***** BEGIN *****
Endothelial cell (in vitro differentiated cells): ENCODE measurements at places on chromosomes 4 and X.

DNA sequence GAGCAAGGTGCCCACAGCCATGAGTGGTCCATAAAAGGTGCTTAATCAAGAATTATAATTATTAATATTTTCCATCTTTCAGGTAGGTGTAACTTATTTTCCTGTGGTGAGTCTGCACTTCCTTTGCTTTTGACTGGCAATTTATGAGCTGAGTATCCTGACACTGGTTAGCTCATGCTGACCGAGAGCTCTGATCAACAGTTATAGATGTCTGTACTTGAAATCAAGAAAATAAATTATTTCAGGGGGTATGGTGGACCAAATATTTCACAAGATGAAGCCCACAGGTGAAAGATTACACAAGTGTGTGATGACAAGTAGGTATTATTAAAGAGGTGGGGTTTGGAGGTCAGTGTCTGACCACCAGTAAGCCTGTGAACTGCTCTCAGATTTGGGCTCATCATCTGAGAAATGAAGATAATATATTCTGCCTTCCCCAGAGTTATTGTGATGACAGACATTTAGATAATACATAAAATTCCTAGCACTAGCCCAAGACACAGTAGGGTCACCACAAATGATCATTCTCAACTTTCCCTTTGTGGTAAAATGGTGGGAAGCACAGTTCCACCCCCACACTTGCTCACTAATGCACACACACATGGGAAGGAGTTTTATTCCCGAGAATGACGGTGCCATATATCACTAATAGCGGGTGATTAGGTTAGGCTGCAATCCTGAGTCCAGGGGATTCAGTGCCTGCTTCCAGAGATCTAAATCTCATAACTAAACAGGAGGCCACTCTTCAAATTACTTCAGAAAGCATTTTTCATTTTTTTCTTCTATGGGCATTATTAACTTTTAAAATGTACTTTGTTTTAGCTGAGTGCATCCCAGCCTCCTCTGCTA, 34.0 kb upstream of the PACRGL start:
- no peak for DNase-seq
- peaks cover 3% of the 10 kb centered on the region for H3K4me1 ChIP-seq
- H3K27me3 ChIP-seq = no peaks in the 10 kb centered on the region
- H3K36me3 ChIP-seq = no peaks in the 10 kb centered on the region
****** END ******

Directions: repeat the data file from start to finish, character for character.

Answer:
Endothelial cell (in vitro differentiated cells): ENCODE measurements at places on chromosomes 4 and X.

DNA sequence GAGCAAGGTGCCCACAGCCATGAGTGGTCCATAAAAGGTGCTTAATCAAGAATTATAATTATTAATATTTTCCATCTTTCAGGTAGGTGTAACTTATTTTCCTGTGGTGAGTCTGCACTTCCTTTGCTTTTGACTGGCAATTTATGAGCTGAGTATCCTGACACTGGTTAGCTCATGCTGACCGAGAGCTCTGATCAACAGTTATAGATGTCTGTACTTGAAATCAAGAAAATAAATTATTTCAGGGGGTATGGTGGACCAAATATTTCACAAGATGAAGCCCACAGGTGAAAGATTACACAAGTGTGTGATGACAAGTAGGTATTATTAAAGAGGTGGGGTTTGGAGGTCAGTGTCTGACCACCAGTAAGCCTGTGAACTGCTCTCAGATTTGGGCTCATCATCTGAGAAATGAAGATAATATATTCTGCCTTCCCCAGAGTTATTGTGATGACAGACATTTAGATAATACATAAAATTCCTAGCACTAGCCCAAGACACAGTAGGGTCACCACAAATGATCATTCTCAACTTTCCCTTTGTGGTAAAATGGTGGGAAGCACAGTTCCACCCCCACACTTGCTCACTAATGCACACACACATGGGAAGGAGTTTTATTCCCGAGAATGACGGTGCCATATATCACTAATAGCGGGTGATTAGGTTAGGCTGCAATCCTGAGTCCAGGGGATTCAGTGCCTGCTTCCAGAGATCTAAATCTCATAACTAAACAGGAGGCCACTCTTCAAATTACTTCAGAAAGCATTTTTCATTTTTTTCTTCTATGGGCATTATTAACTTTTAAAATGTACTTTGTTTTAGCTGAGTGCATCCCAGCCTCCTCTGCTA, 34.0 kb upstream of the PACRGL start:
- no peak for DNase-seq
- peaks cover 3% of the 10 kb centered on the region for H3K4me1 ChIP-seq
- H3K27me3 ChIP-seq = no peaks in the 10 kb centered on the region
- H3K36me3 ChIP-seq = no peaks in the 10 kb centered on the region